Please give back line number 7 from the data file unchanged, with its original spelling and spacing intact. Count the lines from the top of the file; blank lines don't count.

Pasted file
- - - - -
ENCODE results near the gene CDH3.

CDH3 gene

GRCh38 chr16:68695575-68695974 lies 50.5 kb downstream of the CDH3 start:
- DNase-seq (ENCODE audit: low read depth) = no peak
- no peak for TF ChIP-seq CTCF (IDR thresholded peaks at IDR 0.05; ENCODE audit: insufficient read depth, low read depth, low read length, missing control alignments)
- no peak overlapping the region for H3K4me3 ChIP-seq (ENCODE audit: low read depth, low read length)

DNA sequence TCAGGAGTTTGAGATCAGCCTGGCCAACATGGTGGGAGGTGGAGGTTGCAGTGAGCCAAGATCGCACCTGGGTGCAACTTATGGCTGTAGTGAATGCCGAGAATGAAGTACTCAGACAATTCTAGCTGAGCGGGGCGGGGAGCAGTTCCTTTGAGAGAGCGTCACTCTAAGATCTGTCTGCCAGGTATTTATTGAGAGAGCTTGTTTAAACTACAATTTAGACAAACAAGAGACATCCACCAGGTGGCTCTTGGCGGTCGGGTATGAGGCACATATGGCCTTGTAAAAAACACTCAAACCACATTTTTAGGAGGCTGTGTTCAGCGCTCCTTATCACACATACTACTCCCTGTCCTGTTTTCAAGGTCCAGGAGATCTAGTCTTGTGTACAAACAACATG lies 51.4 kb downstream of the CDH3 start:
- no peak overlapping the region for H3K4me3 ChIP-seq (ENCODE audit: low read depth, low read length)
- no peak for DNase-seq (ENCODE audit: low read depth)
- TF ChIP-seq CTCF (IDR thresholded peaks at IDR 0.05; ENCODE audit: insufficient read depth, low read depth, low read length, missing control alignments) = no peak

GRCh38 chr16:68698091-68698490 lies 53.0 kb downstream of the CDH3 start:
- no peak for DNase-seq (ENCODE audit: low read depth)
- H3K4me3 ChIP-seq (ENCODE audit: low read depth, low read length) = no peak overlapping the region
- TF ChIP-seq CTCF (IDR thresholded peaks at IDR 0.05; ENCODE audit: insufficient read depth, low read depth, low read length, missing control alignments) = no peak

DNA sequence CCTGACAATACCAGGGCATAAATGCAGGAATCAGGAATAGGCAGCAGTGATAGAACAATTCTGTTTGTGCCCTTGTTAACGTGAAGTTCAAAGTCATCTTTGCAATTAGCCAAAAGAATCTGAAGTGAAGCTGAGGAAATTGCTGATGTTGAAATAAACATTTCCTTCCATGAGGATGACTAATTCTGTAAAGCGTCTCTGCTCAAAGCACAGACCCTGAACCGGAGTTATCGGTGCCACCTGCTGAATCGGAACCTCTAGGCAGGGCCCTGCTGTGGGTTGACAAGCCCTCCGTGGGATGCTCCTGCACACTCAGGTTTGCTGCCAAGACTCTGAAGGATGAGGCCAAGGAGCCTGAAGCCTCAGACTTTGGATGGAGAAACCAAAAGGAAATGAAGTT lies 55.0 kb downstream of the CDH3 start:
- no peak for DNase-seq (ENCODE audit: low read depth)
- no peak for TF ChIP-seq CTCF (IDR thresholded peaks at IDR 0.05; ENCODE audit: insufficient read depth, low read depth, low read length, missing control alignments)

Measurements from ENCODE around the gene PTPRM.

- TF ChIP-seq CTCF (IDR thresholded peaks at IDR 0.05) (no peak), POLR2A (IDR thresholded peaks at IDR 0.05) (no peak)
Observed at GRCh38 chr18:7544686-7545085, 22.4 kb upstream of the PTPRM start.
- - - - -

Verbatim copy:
DNA sequence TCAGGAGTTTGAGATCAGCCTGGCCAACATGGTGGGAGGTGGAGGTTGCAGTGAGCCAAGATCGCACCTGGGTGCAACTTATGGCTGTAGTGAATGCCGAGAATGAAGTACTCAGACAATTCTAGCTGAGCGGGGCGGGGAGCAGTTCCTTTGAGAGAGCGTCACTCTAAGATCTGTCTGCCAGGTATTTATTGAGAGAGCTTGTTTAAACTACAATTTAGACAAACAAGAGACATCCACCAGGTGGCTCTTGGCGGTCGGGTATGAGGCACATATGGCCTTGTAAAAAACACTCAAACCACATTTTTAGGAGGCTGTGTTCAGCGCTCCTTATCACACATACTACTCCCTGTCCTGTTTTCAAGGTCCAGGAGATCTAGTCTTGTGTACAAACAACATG lies 51.4 kb downstream of the CDH3 start: